Book Talk: Rethinking Homework

Last year we began talking about homework. The discussion is a difficult one for teachers to undertake. On one hand, we all had homework, didn’t we? We survived! On the other hand, homework can be an equity issue. I have written about how I don’t give as much homework as I used to. Yes, even in an AP class. My students are doing more in class because I am the expert in the room and can help them in the moment. This means I rarely lecture and, if I do, it only lasts 10 minutes or so. I want the students DOING more than merely listening or note-taking. I want them participating, writing, reading, thinking, discussing. My role is no longer just to dispense information. Instead, I act as a coach. I nudge the students. I guide them. And most importantly, I provide them with authentic activities. No more “fake” writing solely for the teacher. I want them writing for a wider audience and I want them to care about what they are writing. This is one way to make my content area, English, relevant to my students.

So where does homework fit in? If I want my students to have access to help, I have to make sure they do a great deal in class. Not all students have parents who can help them at home. Also, I want students to be fully engaged with the task at hand. When they are home they most likely will have interruptions. Distractions can be caused because of the home environment or because of their phones and open tabs. My classroom is an environment I have control over and I make the students comfortable so that they can be productive. Homework, really, becomes more of an extension, an extension of an assignment we started in class, further research, or extra practice. The assignment has a clear academic purpose and is not “busy work.” Rarely does homework count against them. Instead I use it to inform my teaching. Looking at and using homework in a different way has been difficult. It is hard to undo almost two decades of homework traditions in my own classroom. It is even harder to undo my idea of what homework should be based on what I experienced as a student. The change has been worth it, however.

BOOK TALK: Rethinking Homework; Best Practices that Support Diverse Needs, by Cathy Vatterott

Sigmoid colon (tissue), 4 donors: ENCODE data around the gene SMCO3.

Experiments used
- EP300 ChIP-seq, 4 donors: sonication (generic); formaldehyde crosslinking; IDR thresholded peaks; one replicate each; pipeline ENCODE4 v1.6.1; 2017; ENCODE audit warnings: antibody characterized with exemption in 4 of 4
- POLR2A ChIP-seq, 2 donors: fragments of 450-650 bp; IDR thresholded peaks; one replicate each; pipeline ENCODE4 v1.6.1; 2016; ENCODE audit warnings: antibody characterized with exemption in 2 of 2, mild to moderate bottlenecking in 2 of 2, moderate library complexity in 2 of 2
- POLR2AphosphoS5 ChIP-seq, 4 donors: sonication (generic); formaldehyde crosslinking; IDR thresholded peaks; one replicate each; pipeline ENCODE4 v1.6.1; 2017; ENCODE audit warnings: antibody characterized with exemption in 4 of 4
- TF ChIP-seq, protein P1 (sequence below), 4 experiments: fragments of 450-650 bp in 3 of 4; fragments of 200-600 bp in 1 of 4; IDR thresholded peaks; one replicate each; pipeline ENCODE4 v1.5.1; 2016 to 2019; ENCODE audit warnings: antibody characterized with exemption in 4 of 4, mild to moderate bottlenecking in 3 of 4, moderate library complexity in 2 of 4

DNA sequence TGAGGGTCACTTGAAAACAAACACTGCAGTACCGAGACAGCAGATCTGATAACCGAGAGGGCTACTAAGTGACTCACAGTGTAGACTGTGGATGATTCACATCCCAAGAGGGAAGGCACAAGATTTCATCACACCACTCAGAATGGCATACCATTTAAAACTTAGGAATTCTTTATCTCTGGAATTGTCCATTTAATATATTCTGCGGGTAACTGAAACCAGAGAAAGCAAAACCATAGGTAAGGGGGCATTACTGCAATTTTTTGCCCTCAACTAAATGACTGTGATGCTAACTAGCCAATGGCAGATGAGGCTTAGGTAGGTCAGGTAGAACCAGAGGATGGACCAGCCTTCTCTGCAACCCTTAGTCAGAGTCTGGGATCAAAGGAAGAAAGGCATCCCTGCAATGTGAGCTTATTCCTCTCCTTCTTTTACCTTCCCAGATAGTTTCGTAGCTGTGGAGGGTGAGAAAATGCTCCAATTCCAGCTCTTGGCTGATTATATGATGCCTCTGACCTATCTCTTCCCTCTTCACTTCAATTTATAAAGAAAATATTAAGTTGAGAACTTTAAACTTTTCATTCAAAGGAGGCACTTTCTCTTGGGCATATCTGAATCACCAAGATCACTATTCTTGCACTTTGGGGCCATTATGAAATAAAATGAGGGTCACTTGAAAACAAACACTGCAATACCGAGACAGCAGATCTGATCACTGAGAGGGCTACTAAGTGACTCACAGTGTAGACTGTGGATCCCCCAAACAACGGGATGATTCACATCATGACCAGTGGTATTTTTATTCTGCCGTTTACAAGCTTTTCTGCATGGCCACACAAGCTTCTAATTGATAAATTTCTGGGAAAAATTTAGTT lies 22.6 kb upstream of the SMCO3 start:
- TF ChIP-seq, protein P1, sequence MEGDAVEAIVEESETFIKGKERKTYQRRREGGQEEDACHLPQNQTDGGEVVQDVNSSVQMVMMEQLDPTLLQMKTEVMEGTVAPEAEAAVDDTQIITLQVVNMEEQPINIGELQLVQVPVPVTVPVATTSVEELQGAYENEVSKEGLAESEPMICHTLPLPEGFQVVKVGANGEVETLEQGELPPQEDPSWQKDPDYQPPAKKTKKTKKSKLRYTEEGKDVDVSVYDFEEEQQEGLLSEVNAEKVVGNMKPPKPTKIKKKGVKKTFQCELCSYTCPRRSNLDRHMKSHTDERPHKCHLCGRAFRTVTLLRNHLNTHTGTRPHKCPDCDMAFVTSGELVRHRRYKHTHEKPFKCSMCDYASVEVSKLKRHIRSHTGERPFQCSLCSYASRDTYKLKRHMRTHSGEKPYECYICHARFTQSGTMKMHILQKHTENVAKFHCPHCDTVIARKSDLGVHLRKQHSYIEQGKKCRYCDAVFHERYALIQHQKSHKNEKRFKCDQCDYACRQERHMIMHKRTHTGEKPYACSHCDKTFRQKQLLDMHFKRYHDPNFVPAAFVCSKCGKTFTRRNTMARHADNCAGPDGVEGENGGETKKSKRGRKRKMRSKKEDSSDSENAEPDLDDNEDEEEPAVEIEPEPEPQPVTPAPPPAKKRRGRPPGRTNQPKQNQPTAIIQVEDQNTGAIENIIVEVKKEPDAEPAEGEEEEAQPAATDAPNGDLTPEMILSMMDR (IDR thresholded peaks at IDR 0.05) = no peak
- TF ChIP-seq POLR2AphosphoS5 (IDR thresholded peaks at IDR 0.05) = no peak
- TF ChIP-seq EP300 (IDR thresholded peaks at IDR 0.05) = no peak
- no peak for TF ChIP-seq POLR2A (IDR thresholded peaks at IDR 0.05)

Have you been “rethinking homework?” If so, Rethinking Homework: Best Practices that Support Diverse Needs by Cathy Vatterott is a book you need to read. From the very beginning you will see homework differently. (See a sample of the book here!) Vatterott looks at the history of homework and its place in education over the past 100 years. Yup, 100 years. How much has our society changed in 100 years? How much has education, and specifically homework, changed? I bet you can guess the answer. After providing a brief look at the history, the author goes into the commonly held beliefs about homework, the equity issues, and research. She then moves into effective homework practices and why the old paradigm for both grading homework and assigning homework don’t work in context with the new family and with Common Core. She discusses support programs and provides materials, such as homework surveys, in the back of the book.

A huge takeaway for me from this book was that we need to view homework as formative feedback. When we do so “grading becomes unnecessary for feedback” and “possibly even detrimental to the student’s motivation to learn” (Vatterott 135). This made so much sense to me. If a student is not doing homework, we need to investigate a bit more. Perhaps the student does not understand the concepts. Perhaps I poorly designed the activity. Perhaps a student cannot focus on homework after school because of other obligations or issues. Why are we punishing students with failing grades if there is a larger issue at hand? Working with an EL student last semester, he confided about serious family issues at home. He was also working until well after midnight on weeknights. He had become suicidal. Homework was simply not an option when he was barely surviving his day-to-day life. An AP student in my class never finished anything out of class. When I spoke to her about it, I learned that she was struggling with how to read the text and didn’t know what to annotate. She was embarrassed to admit it to her peers when they would talk about the text the next day so she said she didn’t finish the reading even though she had. When we use homework in a formative way, it opens up lines of communication with our students and allows us to then take the necessary steps to differentiate and tailor the learning for the students we currently have in our rooms at the moment.

If you are rethinking homework, Vatterott’s book outlines the following elements: designing QUALITY homework tasks (YES!!!); differentiating homework tasks; deemphasizing grading of homework; improving homework completion; implementing homework support programs. Pick up a copy, read it with a colleague, discuss it with others. Together we can look at innovative ways to reimagine homework.


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